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WPGM Recommends: BLØSH – Keep Bleeding, Keep Breathing (Album Review)

Keep Bleeding, Keep Breathing Album Review
BLØSH are a curious and eclectic electric pop duo. They consist of guitarist Jørgen Berg Svela, of Oslo; and cellist/singer Teresa Bernabé, of Madrid. They recently released their debut album Keep Bleeding, Keep Breathing, having delivered an exclusive stream a week earlier. Not only is the album produced by Grammy Award nominee Øyvind Gundersen, it also features a co-production credit to Grammy Award nominee Hanne Kolstø on the title track. What is more, the album features a cameo from Grammy Award winner, singer Siri Nilsen.

Their influences and tastes stretch across many genres, such as Tom Waits, Rage Against The Machine, Simon & Garfunkel, Dirty Projectors, The Dø, Talking Heads and The Beatles. The latter’s Paul McCartney has even commended Bernabé for her unorthodox cello playing.  The Liverpool link does not end there, neither, as her and Svela met studying music at university in that very city.

The opening track, “Give It Away”, combines cheery guitar scratches and sliding syncopated bass. The chorus is life affirming, with its rhythmic guitar licks. Following that is an interesting middle section, with a simple but very satisfying guitar melody-come-solo. Bernabé’s vocals are sun kissed and wash over you like every other aspect of the song.

“Dance With Me” is enjoyable, with its clapping drums and sparse, reggae-esque guitars. There are some layered vocals at play, here, and although the theme here is relatively happy, there is something melancholy about them, too. It evokes like a carnival or circus gone wrong, very eccentric and weird like a phantom carousel that will not stop.

Another standout, “When Love Is Alive”, featuring guest vocals from singer Siri Nilsen, opens with ringing chords, particularly the bass, suggesting what is subsequent to be epic and power pop. Here, again, middle sections play a key role, taking the listener to another level. The drum performance at this point builds well, and helps convey the crescendo. Layered vocals, again it seems, also appear to be part and parcel of the BLØSH formula, and are used expertly. They seem to either lock in with the drums, or the dominant melody, and swing instead being delivered flat across everything.

The album carries on with title track “Nobody Knows (Keep Bleeding, Keep Breathing)”, which is an indie rock number that has stabs of heavy rock guitar and what appears to be a mournful bass, perhaps a fretless one. These various elements come to a halt as more layered vocals take centre stage. Then there are keys playing melodies as that growling guitar comes to more prominence.

These keys soar, conveying what seems to be tortuous grief; powerful and weeping with emotion. It is all very progressive, and instead of diving into the realms of power pop, it becomes truly epic. It could very well be in the mould of, or a modern incarnation of, “The Fountain of Salmacis” or “Watcher Of The Skies” by Peter Gabriel-era Genesis.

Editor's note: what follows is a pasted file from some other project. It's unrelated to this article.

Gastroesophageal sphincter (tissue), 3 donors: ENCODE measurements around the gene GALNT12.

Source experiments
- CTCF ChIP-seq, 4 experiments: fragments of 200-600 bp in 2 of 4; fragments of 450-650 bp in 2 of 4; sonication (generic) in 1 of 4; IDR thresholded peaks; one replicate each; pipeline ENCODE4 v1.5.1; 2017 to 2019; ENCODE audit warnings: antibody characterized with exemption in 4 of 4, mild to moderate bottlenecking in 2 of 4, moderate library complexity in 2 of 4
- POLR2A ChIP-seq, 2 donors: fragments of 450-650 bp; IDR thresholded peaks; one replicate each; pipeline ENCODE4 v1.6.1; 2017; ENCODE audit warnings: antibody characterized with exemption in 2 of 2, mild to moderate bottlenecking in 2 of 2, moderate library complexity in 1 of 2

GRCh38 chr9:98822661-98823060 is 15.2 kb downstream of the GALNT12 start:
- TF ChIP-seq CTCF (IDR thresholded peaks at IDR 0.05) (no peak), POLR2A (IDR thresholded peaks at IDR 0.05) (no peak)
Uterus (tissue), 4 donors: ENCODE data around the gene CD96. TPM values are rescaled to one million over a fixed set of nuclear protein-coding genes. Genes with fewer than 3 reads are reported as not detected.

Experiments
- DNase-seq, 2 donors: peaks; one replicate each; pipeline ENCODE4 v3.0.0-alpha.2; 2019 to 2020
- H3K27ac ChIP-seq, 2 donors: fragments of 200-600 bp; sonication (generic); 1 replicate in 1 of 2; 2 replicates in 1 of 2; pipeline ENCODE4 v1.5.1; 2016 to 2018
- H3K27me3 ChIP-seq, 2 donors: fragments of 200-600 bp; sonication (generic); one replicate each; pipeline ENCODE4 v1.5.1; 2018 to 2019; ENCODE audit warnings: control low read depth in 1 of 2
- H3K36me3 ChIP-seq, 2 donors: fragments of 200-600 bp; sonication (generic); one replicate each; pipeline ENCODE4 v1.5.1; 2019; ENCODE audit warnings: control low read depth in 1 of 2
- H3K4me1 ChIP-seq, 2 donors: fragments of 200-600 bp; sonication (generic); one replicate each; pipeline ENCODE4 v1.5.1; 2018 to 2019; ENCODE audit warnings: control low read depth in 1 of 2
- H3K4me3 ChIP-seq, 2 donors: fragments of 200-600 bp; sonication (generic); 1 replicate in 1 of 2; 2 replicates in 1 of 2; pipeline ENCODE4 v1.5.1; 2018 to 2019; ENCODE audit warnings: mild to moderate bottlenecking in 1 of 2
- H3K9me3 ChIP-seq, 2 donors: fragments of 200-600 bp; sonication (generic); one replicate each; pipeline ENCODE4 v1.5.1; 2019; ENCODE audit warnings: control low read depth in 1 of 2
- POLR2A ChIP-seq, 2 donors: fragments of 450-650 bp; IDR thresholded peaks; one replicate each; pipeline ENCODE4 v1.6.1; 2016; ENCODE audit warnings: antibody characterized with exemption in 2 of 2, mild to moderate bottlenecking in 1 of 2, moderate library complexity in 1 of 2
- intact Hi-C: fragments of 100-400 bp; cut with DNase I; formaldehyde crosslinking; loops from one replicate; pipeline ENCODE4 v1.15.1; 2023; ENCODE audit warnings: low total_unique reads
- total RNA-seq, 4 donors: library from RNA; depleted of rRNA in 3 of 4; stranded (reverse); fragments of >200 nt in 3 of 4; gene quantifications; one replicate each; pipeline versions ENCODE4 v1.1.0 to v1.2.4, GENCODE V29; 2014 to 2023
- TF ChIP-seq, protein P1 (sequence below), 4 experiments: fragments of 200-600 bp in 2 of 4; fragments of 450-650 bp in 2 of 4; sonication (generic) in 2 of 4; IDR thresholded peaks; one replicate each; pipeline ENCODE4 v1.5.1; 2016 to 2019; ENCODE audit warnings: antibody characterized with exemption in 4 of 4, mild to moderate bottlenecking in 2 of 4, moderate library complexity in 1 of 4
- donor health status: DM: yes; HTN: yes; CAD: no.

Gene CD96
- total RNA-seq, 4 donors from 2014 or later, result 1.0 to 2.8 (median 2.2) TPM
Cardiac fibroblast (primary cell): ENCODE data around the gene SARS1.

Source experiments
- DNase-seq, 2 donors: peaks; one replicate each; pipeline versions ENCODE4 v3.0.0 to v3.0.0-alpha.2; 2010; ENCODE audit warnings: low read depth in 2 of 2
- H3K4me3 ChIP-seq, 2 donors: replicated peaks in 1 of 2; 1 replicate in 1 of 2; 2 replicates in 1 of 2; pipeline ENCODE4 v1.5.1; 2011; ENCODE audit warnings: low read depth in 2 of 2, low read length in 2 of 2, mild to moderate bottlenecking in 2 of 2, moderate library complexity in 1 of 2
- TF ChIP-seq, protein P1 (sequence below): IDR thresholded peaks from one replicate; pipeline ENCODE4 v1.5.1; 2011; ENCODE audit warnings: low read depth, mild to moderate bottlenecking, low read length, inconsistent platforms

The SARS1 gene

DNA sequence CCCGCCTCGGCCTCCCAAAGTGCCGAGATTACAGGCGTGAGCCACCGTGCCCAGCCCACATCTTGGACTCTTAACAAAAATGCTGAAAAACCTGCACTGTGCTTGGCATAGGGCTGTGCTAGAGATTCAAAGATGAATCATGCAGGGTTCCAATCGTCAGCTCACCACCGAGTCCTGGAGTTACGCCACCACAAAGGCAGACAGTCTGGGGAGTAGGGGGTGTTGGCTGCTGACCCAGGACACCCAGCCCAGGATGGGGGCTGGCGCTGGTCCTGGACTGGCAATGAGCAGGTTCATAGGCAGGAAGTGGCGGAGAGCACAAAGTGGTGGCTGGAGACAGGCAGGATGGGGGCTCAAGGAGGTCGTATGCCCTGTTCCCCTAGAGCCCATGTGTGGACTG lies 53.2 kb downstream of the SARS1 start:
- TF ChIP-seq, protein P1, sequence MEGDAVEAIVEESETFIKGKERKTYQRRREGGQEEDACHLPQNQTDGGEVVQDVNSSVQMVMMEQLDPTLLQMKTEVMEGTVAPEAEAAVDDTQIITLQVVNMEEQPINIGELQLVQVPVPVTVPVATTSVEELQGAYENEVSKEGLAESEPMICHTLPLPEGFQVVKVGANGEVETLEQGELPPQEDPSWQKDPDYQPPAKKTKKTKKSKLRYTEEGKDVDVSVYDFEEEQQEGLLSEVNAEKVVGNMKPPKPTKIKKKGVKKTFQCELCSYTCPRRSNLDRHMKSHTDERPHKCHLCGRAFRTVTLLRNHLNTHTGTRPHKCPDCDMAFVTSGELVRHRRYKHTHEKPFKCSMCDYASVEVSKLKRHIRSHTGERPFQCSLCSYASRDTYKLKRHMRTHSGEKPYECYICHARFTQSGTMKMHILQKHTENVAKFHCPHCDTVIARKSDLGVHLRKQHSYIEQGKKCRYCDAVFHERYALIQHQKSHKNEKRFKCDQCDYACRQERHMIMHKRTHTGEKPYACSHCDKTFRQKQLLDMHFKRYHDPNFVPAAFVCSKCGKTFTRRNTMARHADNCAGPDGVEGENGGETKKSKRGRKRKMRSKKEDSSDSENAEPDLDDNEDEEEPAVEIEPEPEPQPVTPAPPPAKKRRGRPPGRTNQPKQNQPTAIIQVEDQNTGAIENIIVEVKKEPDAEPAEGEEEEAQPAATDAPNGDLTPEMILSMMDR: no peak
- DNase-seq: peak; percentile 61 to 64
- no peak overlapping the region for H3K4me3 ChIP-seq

Then there is closer “Nightmares”. There are ringing chords here, too, but on the piano, giving a completely different feel to the song. Very despondent and fed up, seems the feel on first impressions. Then, over this, you can soon here an eerie keyboard progression, punctuated by the aforementioned piano.

The vocals are soulful; yet quite dark, like being sung by an alternative rocker. The cello seems very much in tandem with this aspect, frenzied and disconcerting, like the knife in the back during a horror film. The vocal phasing is generally quite clever, and reads a bit like poetry dropping a word or two down onto the next line, or bar, for emphasis.

All in all, the album is reasonably consistent in its delivery with some gladly appreciated experimental delving, particularly during the middle sections. This particularly is the case on “Give It Away” and “When Love Is Alive”. Even the songs without distinct middle sections seem positively progressive, like “Nobody Knows (Keep Bleeding, Keep Breathing)” and “Nightmares”. Then there is the immediacy of the succinct “Dance With Me”, which proves there is a good mixture of long and short on this album.

BLØSH have their own sonic identity and formula, and are generally an absolute pleasure to listen to. There’s the right mix of technicality and simplicity in crafting songs fans of a wide selection of genres can appreciate. BLØSH’s Keep Bleeding, Keep Breathing is out now via Julia Julia Records, purchase it on iTunes here.

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